Google Messages bring in nudge feature to mark important messages

New options linked to "Nudges" have been found in the Google Messages Android app's 9.5 beta version

Google Messages bring in nudge feature to mark important messages

The amount of information we come across on a daily basis practically guarantees that critical information will go through the cracks. While many people rely on their brainpower to recall things, research has shown that the majority of people forget things far too fast. Unsurprisingly, there is no shortage of technology solutions that attempt to remind users of critical but neglected activities, and Google is adding one such solution to its Android app, Messages, after years of development in Gmail.

When Google took the contentious decision to shut down the popular email app Inbox, it attempted to integrate the app’s sophisticated capabilities into Gmail. Google implemented a “nudge” tool to Gmail three years ago, based on the Boomerang-like Inbox Pause concept, to remind users about crucial emails that may have gone ignored. Because not everyone communicates via email these days, Google is now introducing it to Messages.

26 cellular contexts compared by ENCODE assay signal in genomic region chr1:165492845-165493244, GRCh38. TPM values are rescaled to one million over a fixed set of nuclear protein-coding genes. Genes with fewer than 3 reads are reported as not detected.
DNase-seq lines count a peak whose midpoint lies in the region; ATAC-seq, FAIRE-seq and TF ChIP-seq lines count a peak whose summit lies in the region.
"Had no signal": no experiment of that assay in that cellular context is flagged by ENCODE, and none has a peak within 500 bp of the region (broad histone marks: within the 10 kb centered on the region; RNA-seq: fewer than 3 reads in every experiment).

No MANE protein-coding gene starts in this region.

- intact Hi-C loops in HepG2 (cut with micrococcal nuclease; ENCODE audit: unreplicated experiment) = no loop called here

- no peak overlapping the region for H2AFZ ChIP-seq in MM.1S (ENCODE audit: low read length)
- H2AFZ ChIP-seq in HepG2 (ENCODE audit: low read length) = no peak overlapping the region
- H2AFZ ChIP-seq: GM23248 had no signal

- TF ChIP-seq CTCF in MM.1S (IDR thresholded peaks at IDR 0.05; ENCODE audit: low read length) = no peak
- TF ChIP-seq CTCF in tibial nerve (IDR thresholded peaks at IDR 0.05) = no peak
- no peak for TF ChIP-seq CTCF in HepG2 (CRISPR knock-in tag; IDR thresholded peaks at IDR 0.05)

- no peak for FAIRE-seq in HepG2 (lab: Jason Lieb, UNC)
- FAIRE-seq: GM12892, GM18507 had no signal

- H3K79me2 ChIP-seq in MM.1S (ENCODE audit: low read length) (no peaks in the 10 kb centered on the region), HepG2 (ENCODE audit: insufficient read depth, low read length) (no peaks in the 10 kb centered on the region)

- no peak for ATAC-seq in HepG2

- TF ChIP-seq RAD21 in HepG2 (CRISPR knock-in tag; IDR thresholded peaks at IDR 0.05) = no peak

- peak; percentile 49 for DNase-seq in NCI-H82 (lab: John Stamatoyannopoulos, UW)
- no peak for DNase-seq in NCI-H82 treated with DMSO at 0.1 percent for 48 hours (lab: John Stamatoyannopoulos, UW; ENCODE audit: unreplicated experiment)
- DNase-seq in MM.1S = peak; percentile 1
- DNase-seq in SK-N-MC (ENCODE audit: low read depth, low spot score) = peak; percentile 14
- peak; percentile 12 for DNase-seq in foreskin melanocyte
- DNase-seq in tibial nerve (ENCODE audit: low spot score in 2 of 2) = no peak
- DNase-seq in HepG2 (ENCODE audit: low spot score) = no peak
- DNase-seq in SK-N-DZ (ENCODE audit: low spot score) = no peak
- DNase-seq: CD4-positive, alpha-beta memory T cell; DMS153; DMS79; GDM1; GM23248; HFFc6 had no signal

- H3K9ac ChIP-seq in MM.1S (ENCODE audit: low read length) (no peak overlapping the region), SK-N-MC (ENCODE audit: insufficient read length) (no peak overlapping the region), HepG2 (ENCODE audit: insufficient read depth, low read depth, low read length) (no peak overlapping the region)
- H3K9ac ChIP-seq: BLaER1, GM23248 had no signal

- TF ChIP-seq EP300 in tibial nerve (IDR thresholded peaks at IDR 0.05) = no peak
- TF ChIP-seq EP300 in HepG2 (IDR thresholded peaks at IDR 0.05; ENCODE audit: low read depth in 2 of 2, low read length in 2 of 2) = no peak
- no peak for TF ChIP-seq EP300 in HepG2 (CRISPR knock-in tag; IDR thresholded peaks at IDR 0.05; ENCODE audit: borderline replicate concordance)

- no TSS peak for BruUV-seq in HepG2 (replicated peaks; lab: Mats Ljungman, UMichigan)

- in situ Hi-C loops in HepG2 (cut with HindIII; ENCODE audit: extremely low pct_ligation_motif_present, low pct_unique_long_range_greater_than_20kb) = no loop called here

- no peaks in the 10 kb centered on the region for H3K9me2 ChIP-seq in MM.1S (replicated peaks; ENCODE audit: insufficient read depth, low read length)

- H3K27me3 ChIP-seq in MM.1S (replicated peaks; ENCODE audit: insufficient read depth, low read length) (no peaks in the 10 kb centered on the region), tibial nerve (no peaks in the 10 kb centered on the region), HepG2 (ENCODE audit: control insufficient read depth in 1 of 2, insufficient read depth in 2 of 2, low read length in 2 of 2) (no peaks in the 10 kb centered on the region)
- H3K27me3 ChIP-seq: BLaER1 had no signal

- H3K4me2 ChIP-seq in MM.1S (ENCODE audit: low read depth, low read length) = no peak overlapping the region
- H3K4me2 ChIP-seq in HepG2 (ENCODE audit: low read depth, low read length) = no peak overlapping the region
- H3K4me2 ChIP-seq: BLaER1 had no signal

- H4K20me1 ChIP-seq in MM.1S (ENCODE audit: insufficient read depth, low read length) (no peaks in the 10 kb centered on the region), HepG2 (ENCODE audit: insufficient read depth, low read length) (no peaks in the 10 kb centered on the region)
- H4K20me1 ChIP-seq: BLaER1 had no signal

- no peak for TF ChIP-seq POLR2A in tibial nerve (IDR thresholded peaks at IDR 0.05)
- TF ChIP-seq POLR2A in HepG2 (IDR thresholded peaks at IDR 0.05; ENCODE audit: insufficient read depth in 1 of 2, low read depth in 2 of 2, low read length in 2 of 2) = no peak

New options linked to “Nudges” have been uncovered in the Google Messages Android app’s 9.5 beta version, according to certain publications. In this new addition, you’ll find two separate but related settings: one for messages you might need to reply to, and another for communications you might wish to follow up on. The suggested messages will appear at the top of your messages list in both circumstances.

These suggestions, of course, aren’t created on the spur of the moment, and they rely on Google’s favourite machine learning sauce to identify which messages are significant and which aren’t. This, in turn, will almost certainly necessitate allowing Google to examine such messages, which may cause some concern. You do, however, have the option to disable the feature.

There’s no way of knowing when this nudge function will make its way to Google Messages. It isn’t even ready for beta testers, so there’s still a risk that Google will pull the plug on it before it reaches the general public.